We leave our mark across the land, no more so in the urban environment, designed and created solely for our use be that to work, to play or to simply live. The nature and culture of the urban environment, the lines, the patterns and shapes are all purposeful and with meaning. In this selection of photographs the lack of casual organic evolution is replaced by a man-made development, sometimes an interrupted sprawl and other times a more fluid vista, but nothing left to chance.

For me the urban topography of a city tells a story of the people who live there, who inhabit its space, use its roads, light up its windows at night. Only when the people leave the scene can we really see the scene.
The side streets and alleyways, as opposed to the boulevards and main roads, provide a unique insight into the people who live there. They tell a tale of bolted gates and high fences a well place lack of trust in the pedestrians who travel through them, although not present in the photograph, their presence is always felt.
I have found myself increasingly drawn to the empty street, waiting for occupants to leave an area, not wanting them to dilute the scene. A subtle filtering of the scene, I would hate the viewer’s eye to be drawn unintentionally to a shadowy figure in the scene instead of the lit window.
Its a dichotomy of my photography that I find myself increasingly comfortable with and drawn towards. Nothing should deflect the shabby glory of a north of England alleyway on a rainy day, the cobblestones and ramshackle walls are the centrepiece of the shot, the eye should not be interrupted as it is drawn along the row of street lights in the evening, nor distracted from the vertical façade of an urban car park.
I’d like the viewer to consider the environment first and then the people who inhabit it, which is at odds with its development where the people are considered first and then the landscape built around them…..if they are lucky!

London Urban Photography by Dimitri Hon

27 Mar

Having worked across a few architecture and commercial real estate publications over the past few years, I seem to have developed a counter aesthetic to the way the built environment is portrayed in marketing materials and industry media. I like showing places for what they are, usually with very flat, two-dimensional head-on angles and more realistic degrees of saturation etc, as apposed to the glitzy way the developers would like you to see them. That’s not to say I think these places are always ugly – just that you can find the more interesting parts of a skyscraper or shopping centre if you go around the back to where they keep the bins or where the access ramp for the deliveries is.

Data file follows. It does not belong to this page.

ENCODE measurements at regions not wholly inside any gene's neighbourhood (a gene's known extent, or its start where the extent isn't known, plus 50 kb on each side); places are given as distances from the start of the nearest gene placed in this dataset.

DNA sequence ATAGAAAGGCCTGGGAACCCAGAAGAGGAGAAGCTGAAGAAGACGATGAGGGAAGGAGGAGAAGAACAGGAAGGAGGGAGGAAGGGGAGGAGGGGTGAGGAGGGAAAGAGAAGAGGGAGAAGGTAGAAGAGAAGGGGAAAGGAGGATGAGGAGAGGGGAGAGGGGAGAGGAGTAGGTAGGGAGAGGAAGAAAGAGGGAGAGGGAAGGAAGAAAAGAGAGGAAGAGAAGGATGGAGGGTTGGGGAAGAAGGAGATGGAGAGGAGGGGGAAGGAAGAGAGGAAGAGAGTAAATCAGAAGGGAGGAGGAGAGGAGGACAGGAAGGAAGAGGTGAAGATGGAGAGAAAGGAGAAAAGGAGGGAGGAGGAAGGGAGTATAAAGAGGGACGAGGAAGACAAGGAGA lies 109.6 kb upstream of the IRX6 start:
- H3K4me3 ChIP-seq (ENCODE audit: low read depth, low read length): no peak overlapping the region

After seeing the work of Chris Dorley-Brown and Michael Collins (and subsequently an entire clique of Flickr members) I had a kind of realisation that there was this particular style of documentary photography (usually from north-western Europe with a few exceptions) that was appealing to me and seemed natural. These neutral, matter-of-fact images really pushed me in the direction I’ve taken in photographing the spaces we occupy or the weird, dead-spaces in-between places. Something that is quite common in cities – a lot of it is planned but there are always awkward gaps and accidental vistas between these planned areas.

The social implications of the built environment are constantly wheeled-out and argued over and are more often than not used by developers themselves now as a form of coercion on local government and residents alike. I’ve never consciously thought about the larger issue when taking pictures but my own cynicism of the industry is clearly there in the background. It’d be wrong to say that’s the main driver behind these pictures though, I genuinely just find these sort of places interesting and strangely beautiful. Most the time.

http://chris3.500px.com/#/0

http://www.michaelcollinsphotography.com

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Hong Kong by Xyza Bacani

7 Jan
Nothing Personal, just a Lifestyle
A city of fast paced life and geometry,Hong Kong is a photographers paradise. Walking the crowded street for three years now,isolation is a sight i seldom see and capture. Photography for me is nothing personal but a lifestyle.